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© 2020

Neuroanatomy of the Mouse

An Introduction

Textbook

Table of contents

  1. Front Matter
    Pages I-XI
  2. Hannsjörg Schröder, Natasha Moser, Stefan Huggenberger
    Pages 1-5
  3. Hannsjörg Schröder, Natasha Moser, Stefan Huggenberger
    Pages 7-25
  4. Hannsjörg Schröder, Natasha Moser, Stefan Huggenberger
    Pages 27-44
  5. Hannsjörg Schröder, Natasha Moser, Stefan Huggenberger
    Pages 45-57
  6. Hannsjörg Schröder, Natasha Moser, Stefan Huggenberger
    Pages 59-78
  7. Hannsjörg Schröder, Natasha Moser, Stefan Huggenberger
    Pages 79-151
  8. Hannsjörg Schröder, Natasha Moser, Stefan Huggenberger
    Pages 153-170
  9. Hannsjörg Schröder, Natasha Moser, Stefan Huggenberger
    Pages 171-203
  10. Hannsjörg Schröder, Natasha Moser, Stefan Huggenberger
    Pages 205-230
  11. Hannsjörg Schröder, Natasha Moser, Stefan Huggenberger
    Pages 231-265
  12. Hannsjörg Schröder, Natasha Moser, Stefan Huggenberger
    Pages 267-288
  13. Hannsjörg Schröder, Natasha Moser, Stefan Huggenberger
    Pages 289-304
  14. Hannsjörg Schröder, Natasha Moser, Stefan Huggenberger
    Pages 305-318
  15. Hannsjörg Schröder, Natasha Moser, Stefan Huggenberger
    Pages 319-331
  16. Hannsjörg Schröder, Natasha Moser, Stefan Huggenberger
    Pages 333-340
  17. Back Matter
    Pages 341-350

About this book

Introduction

This textbook describes the basic neuroanatomy of the laboratory mouse. The reader will be guided through the anatomy of the mouse nervous system with the help of abundant microphotographs and schemata. Learning objectives and summaries of key facts at the beginning of each chapter provide the reader with an overview on the most important information.

As transgenic mice are one of the most widely used paradigms when it comes to modeling human diseases, a basic understanding of the neuroanatomy of the mouse is of considerable value for all students and researchers in the neurosciences and pharmacy, but also in human and veterinary medicine. Accordingly, the authors have included, whenever possible, comparisons of the murine and the human nervous system.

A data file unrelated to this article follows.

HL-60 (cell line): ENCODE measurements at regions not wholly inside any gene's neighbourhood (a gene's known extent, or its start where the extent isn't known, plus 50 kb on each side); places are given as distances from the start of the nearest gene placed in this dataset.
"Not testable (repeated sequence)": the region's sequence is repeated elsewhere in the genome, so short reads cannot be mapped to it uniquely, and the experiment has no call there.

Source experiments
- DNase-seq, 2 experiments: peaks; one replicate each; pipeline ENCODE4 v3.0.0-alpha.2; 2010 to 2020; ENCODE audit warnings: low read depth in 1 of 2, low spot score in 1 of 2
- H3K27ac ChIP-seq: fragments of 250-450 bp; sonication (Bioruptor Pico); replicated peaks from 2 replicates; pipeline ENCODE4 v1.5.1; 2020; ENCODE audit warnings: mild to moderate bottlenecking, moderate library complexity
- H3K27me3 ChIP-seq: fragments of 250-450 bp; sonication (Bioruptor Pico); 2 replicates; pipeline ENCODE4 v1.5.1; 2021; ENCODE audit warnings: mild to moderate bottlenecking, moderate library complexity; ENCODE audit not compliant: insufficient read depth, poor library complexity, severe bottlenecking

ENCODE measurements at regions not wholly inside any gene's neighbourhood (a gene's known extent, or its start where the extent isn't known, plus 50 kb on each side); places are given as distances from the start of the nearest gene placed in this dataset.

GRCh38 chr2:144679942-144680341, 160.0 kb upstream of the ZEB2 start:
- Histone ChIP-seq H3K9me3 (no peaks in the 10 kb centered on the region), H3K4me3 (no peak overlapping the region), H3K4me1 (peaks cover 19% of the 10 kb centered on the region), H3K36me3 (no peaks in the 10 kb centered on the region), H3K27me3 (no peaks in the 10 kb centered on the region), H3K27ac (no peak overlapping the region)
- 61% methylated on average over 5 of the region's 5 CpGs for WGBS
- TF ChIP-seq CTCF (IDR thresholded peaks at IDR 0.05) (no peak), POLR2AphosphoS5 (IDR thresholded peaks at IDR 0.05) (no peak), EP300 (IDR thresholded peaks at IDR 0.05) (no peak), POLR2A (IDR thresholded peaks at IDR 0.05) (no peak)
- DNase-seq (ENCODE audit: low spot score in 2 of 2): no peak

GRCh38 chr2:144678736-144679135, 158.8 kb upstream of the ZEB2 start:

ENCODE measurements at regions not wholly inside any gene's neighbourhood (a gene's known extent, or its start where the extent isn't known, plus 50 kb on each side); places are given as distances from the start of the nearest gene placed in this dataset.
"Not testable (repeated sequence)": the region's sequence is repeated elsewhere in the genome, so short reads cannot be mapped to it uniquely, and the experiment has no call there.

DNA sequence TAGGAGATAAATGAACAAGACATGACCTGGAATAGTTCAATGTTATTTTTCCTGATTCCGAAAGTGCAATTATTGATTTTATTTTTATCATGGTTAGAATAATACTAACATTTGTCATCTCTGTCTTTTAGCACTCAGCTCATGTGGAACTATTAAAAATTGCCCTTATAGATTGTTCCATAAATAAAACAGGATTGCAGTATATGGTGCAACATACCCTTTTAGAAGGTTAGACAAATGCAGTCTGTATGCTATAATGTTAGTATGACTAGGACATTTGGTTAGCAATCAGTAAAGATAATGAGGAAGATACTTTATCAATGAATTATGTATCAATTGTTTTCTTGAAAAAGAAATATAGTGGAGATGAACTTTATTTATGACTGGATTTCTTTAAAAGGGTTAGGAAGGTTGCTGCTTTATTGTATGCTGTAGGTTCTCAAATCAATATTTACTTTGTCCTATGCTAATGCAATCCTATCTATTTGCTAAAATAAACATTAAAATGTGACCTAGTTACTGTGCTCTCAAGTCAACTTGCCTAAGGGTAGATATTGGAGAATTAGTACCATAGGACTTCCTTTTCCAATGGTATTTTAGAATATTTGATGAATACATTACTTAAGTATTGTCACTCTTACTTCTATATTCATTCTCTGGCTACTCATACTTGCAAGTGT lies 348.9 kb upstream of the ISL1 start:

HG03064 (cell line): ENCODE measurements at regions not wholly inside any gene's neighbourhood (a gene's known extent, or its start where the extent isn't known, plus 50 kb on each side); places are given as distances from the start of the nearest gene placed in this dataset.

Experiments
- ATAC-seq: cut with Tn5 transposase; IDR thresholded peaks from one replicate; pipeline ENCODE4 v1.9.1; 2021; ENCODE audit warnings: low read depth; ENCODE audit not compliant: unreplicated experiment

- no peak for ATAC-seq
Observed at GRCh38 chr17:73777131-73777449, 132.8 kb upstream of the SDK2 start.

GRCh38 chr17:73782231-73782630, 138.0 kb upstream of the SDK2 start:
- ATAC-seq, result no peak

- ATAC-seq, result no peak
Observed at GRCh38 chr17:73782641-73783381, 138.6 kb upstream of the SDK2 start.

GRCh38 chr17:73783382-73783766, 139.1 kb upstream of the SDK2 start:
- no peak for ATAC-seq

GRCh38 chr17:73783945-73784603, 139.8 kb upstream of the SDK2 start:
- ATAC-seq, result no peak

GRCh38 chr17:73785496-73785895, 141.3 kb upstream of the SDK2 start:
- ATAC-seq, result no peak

The book is intended as a guide for all those who are about to embark on the structural, histochemical and functional phenotyping of the mouse’s central nervous system. It can serve as a practical handbook for students and early researchers, and as a reference book for neuroscience lectures and laboratories. 


Keywords

mouse CNS anatomy mouse CNS connectivity key structures of mouse CNS paradigmatic description of animal models comparitive neuroanatomy of mouse - man clinical aspects of animal models clinical aspects of CNS diseases

Authors and affiliations

  1. 1.Department II of AnatomyUniversity Hospital CologneCologneGermany
  2. 2.Department II of AnatomyUniversity Hospital CologneCologneGermany
  3. 3.Institute of Anatomy and Clinical MorphologyUniversity of Witten/HerdeckeWittenGermany

About the authors

Prof. Dr. Hannsjörg Schröder is Head of Department II of Anatomy at the University Hospital of Cologne. His teaching focuses on the clinical neuroanatomy of humans and the comparative neuroanatomy of Rodentia for students of human medicine and neurosciences. His research focuses on topics of neurodegeneration using molecular histochemical methods.

Dr. Natasha Moser is a graduate biologist and lecturer at the Department II of Anatomy at the University Hospital of Cologne. She has been teaching macroscopic anatomy and neuroanatomy courses for many years for students of human and dental medicine as well as prospective physiotherapists. Her scientific interest focuses on neurodegeneration (Alzheimer's disease, Parkinson's disease) and nicotine receptors.

Dr. Stefan Huggenberger is zoologist and lecturer at the Department II of Anatomy at the University Hospital of Cologne. His research deals with the comparative anatomy of the senses of vertebrates, especially whales and dolphins. His expertise in this field is reflected in numerous scientific publications and several reference books.

 


Bibliographic information

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